“We go to space to benefit life on Earth,” says former astronaut and top NASA official.

There are great benefits here on Earth as a result of space exploration activities and continued human presence in low Earth orbit, says former NASA astronaut Colonel Pam Melroy, who is currently NASA’s deputy administrator. “Climate change is an existential crisis, the best place to monitor Earth is from space… But spend your effort, see a straight line of sight.” Top US officials were holding discussions with the heads of space agencies from the Quad countries (Japan, Australia, India, the US) organized by the Australian Strategic Policy Institute as part of the Sydney Dialogue.

“Traditionally government agencies carried out space activities, but activity in low Earth orbit (LEO) has increased in the last decade. Meanwhile, ordinary people and astronauts are going into space. Increasing access to space has helped to increase the number of people who are in space.” New services can be created on Earth and life can be improved here” agrees Dr. Hiroshi Yamakawa, President, Japan Aerospace Exploration Agency (JAXA). On the need for greater cooperation between the Quad countries, he said that future lunar exploration would have to be a joint effort, as there exists the possibility of having a manned space station around the Moon, which could enable continued exploration in the region. And also on the lunar surface. The head of the Japanese space agency stressed the need for multi-national missions to Mars, which would be led by the Quad countries, due to the high cost of manned missions.

Despite being a recent entrant, the Australian Space Agency hopes to build on its long legacy of deep space communications, remote operations and space medicine, life science demonstrations and facilities to further its space travel ambitions. It is noteworthy that, unlike the other three Quad countries, Australia does not yet have a standalone, independent space-travel program and works to undertake missions jointly with other agencies and countries. However, the Australian Space Agency wants to grow bigger and faster. “We want to nurture and promote the industry by investing in research and development, through grants, special programs, working with other space agencies and building confidence about being a market,” says Enrico Palermo, head of the Australian Space Agency.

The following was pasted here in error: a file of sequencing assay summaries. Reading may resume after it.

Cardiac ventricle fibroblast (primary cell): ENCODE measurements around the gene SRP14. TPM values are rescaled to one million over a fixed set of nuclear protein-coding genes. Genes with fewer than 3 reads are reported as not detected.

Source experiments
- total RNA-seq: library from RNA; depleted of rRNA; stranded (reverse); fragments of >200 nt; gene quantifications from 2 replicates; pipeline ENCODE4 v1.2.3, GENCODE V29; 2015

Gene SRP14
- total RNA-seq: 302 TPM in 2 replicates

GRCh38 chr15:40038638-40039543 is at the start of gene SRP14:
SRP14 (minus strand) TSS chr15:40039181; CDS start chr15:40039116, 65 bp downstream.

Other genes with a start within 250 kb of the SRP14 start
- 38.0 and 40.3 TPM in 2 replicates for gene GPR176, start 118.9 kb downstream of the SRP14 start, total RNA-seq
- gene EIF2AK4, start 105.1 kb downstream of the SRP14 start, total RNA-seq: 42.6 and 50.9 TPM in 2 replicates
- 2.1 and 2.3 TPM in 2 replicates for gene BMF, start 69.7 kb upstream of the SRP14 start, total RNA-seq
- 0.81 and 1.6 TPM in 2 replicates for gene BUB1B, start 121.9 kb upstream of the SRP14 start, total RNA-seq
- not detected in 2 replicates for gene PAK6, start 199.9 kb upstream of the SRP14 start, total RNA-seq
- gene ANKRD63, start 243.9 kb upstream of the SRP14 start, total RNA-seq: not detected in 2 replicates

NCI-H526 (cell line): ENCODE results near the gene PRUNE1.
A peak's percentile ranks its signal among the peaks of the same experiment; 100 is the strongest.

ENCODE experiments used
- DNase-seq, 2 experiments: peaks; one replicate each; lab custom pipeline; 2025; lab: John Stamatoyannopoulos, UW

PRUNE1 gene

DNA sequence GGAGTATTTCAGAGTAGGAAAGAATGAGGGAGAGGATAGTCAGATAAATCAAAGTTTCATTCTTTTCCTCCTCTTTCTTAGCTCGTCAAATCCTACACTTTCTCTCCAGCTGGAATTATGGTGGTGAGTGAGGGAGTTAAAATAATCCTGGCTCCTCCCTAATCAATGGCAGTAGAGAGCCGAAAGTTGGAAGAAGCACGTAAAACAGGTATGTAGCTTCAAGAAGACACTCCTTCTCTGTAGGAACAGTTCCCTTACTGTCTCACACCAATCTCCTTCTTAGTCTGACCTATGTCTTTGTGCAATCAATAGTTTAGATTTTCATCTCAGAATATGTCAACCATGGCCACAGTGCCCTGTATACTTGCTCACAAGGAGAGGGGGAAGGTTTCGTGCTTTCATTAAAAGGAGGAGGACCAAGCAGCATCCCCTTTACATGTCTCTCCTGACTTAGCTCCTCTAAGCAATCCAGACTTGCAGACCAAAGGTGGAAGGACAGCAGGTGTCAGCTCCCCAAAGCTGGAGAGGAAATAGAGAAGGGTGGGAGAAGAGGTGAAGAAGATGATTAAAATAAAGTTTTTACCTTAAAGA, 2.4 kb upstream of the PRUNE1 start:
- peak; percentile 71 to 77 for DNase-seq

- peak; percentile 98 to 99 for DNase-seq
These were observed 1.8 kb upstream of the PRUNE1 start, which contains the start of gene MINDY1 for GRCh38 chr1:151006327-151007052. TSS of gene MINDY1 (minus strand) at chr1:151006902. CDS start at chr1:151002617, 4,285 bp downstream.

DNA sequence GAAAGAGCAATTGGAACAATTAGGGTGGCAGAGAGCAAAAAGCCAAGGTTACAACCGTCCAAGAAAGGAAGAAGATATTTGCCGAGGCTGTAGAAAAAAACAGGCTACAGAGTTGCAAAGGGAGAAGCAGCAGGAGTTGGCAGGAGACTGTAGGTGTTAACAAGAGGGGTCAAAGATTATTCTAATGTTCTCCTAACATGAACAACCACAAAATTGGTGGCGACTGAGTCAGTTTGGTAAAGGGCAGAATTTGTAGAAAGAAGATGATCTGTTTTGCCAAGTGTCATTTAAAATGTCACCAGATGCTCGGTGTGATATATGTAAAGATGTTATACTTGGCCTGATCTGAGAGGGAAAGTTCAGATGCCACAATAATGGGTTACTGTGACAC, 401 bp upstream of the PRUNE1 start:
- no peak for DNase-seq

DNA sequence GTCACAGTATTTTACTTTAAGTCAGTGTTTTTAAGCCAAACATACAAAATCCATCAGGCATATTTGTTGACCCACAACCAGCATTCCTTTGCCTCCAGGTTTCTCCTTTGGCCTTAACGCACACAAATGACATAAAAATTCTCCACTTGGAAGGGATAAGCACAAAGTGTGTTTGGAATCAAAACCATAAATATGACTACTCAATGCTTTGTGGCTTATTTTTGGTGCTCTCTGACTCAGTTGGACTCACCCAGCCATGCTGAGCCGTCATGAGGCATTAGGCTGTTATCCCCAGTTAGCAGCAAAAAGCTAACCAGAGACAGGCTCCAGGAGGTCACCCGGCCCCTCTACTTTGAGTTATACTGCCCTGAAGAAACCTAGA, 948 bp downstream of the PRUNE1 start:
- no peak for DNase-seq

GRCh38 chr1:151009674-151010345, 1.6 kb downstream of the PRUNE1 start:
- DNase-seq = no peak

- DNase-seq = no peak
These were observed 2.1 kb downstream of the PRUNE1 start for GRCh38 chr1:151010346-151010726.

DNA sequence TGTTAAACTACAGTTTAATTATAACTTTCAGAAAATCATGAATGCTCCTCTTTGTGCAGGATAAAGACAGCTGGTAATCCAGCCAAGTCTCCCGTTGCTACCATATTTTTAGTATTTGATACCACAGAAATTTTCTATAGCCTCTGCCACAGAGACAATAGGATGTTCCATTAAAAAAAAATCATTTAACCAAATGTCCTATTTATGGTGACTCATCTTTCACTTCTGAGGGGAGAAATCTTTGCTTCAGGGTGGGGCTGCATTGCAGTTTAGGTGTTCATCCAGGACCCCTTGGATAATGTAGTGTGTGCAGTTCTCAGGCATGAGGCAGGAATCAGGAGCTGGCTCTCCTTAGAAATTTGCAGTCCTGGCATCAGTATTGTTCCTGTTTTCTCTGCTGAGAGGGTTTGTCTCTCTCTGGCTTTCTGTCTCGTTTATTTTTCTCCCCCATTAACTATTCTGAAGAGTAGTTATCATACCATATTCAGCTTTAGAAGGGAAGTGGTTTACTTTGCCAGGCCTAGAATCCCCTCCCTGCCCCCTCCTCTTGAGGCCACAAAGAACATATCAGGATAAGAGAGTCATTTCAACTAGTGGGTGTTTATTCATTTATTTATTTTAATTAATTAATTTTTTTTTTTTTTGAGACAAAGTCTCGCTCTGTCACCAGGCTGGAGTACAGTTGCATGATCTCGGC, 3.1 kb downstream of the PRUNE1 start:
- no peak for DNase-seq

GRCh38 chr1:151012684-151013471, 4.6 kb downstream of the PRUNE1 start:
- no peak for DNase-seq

Asked about Australia’s own manned spaceflight program, Palermo expressed optimism and said that given the easy access to space and the rapid miniaturization of technological, aerospace components, they will eventually have a shot. Elaborating on Australia’s geographical advantages, open range, experience in space medicine and life sciences, deep space communication network, he said, Australia will end up in the status of an astronaut programme. He also mentioned Australia’s communication and tracking support for India’s Gaganyaan manned space flight program and NASA’s Artemis, the manned lunar exploration program.

“NASA is the engine to drive commercial development and space exploration is the fuel for this engine…Pushing yourself to do something super challenging is the fuel..” says the former NASA astronaut. According to him, NASA will be a facilitator that will nurture funding, strike partnerships, open doors and private players to advance in deep space exploration.

“The continued presence in Low Earth orbit has helped us understand and develop more efficient combustion engines, key processes in the human body, insights for drug development, and more.” That said, about some of the successes from the presence of astronauts in the International Space Station laboratories.

On NASA’s future plans, Melroy said, we intend to assign LEO (500-200 km orbit) to commercial partners, so that we can invest more in expanding into the Solar System. “If we continue to do everything on our own, it will be very difficult to find the resources for this,” he said on the importance of private companies doing critical space travel and support missions.

It is important to note that the Indian government announced reforms in the country’s space sector in 2020 to allow private players to undertake end-to-end spacefaring activities including designing, owning, manufacturing rockets, satellites, launching rockets and spacecraft. be able to fulfill. Providing support and on-ground services etc. The Indian space sector has been dominated by the state-run ISRO since the beginning of India’s space programme, while private companies were only vendors and suppliers of components and services. However, the latest reforms in India are aimed at opening up this lucrative industry which is estimated to be worth $440bn USD worldwide.

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